My involvement in the movement to end gun violence grows out of my service as an elected official who believes that my actions need to reflect my belief that the government has a responsibility as stated in our founding documents to protect life and liberty. I am also greatly concerned with the individuals and organizations who continue to distort our history and the meaning of our Constitution to try to make the case that gun rights are absolute even though there are qualifiers on all our other rights in the Constitution. The appeal that the right to bear arms is a protection of all our other rights presents a frightening prospect for our future with the extremism that has become so commonplace.

Last week, an incident reminded me that any one of us could without any notice become more aware of the dangers of gun violence than we could ever imagine. One of our children was on the way to a meeting in an office building when it became necessary to turn around because the building was ringed with police cars. Had the meeting been an hour earlier, our child would have been among those evacuated because an active shooter was on the loose. Some of those removed from the building were the children in its day care center.

For unknown reasons, the shooter decided to shoot only himself and not harm others. It is uncomfortable to realize had the timing or his motivation been different how many others would have suffered the trauma of gun violence. Now his family and acquaintances bear the pain.

The Centers for Disease Control and Prevention reports that there are nearly 43,000 suicides per year, and almost exactly half those occur with firearms. Public service announcements attempt to educate people who have depressed family members or friends to keep firearms out of their easy reach. There is no time to reconsider or to seek help on personal issues once the trigger has been pulled. From 1999 through 2014, the age-adjusted suicide rate in the United States increased 24 percent, from 10.5 to 13.0 per 100,000 population, with the pace of increase greater after 2006. Everytown for Gun Safety reports its research shows that on an average day, 93 Americans are killed with guns, with seven of those being children.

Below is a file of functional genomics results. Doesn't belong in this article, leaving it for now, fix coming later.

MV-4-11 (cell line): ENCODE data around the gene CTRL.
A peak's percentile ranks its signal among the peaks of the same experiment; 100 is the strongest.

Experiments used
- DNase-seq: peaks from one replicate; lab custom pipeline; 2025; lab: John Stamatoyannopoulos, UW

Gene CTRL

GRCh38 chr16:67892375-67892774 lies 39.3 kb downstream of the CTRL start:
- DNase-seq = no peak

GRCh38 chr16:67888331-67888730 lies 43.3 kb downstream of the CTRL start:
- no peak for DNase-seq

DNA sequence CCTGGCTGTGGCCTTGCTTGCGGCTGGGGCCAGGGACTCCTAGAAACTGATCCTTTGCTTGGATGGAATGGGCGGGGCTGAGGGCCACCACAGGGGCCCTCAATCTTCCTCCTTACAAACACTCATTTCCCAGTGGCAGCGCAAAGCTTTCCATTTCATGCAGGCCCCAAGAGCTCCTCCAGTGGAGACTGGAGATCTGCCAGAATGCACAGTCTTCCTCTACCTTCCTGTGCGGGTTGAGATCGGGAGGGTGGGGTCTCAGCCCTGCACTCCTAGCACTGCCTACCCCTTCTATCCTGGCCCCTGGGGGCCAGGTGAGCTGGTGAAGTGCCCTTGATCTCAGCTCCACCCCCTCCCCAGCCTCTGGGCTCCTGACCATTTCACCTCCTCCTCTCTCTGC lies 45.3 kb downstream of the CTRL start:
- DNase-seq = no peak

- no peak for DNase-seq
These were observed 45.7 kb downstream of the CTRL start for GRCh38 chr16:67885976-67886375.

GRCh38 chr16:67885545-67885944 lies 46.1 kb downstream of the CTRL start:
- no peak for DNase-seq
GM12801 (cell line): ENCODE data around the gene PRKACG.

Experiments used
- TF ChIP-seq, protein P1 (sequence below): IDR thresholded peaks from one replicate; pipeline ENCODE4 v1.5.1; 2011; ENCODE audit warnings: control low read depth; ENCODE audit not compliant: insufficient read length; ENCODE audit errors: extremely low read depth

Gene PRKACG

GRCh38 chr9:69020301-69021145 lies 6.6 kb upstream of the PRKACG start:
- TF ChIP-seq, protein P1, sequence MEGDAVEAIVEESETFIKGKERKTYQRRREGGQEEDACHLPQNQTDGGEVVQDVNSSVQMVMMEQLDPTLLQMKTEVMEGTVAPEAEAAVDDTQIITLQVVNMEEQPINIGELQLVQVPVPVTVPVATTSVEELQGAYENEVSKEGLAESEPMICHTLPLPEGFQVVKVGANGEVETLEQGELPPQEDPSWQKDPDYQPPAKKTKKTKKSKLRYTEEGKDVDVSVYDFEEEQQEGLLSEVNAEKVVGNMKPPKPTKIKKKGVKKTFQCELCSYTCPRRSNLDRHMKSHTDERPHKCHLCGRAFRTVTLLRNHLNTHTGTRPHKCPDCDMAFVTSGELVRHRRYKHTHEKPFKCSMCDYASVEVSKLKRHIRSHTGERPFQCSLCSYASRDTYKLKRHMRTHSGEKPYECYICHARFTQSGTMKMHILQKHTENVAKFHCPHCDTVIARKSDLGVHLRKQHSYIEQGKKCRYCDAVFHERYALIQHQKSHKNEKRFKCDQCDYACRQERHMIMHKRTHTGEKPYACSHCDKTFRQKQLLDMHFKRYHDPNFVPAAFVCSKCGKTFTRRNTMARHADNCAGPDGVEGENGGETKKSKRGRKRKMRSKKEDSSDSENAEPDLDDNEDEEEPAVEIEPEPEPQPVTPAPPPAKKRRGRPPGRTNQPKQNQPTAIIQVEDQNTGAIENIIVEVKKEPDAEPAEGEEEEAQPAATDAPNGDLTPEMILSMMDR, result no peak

How much more uncomfortable do we need to become before the public insists that commonsense gun-safety laws are passed?

by Fatimah Waseem — October 5, 2017 at 9:00 am 0

Woman with Reston Ties Recounts Las Vegas Shooting — Courtney Robey was at the Route 91 Harvest Festival last weekend through her work with the Recreation Vehicle Industry Association, based in Reston. She told her hometown news station about what she experienced the night of the tragic mass shooting there. [WAJR]

Early-Bird Tickets on Sale for Reston Home Tour  Discount-priced tickets for the 16th annual tour on Oct. 14 are on sale through Saturday for $25. The tour focuses on six homes where owners have moved within the last few years and gain and gained a new perspective. Full-price tickets are $30. [Reston Historic Trust and Museum]

Local Ghost Stories — The Herndon Historical Society shares a trio of tales about the town’s visitors from beyond. [Herndon Patch]

County Fire and Rescue Promotes Escape Plans  — As part of National Fire Prevention Week, which begins Sunday, the department encourages residents to develop a home escape plan in the event of a fire. Department representatives will be available on Saturday, Oct. 14 at area fire stations, including Reston Station 25 (1820 Wiehle Ave.), to review plans and ask questions. [Fairfax County Fire and Rescue]

‘Cupcake Ride’ Rolls Through Herndon — Herndon Parks & Recreation put on its first “Cupcake Bike Ride” recently. About 20 riders took part in the four-mile ride, which featured stops at bakeries and businesses. [Connection Newspapers]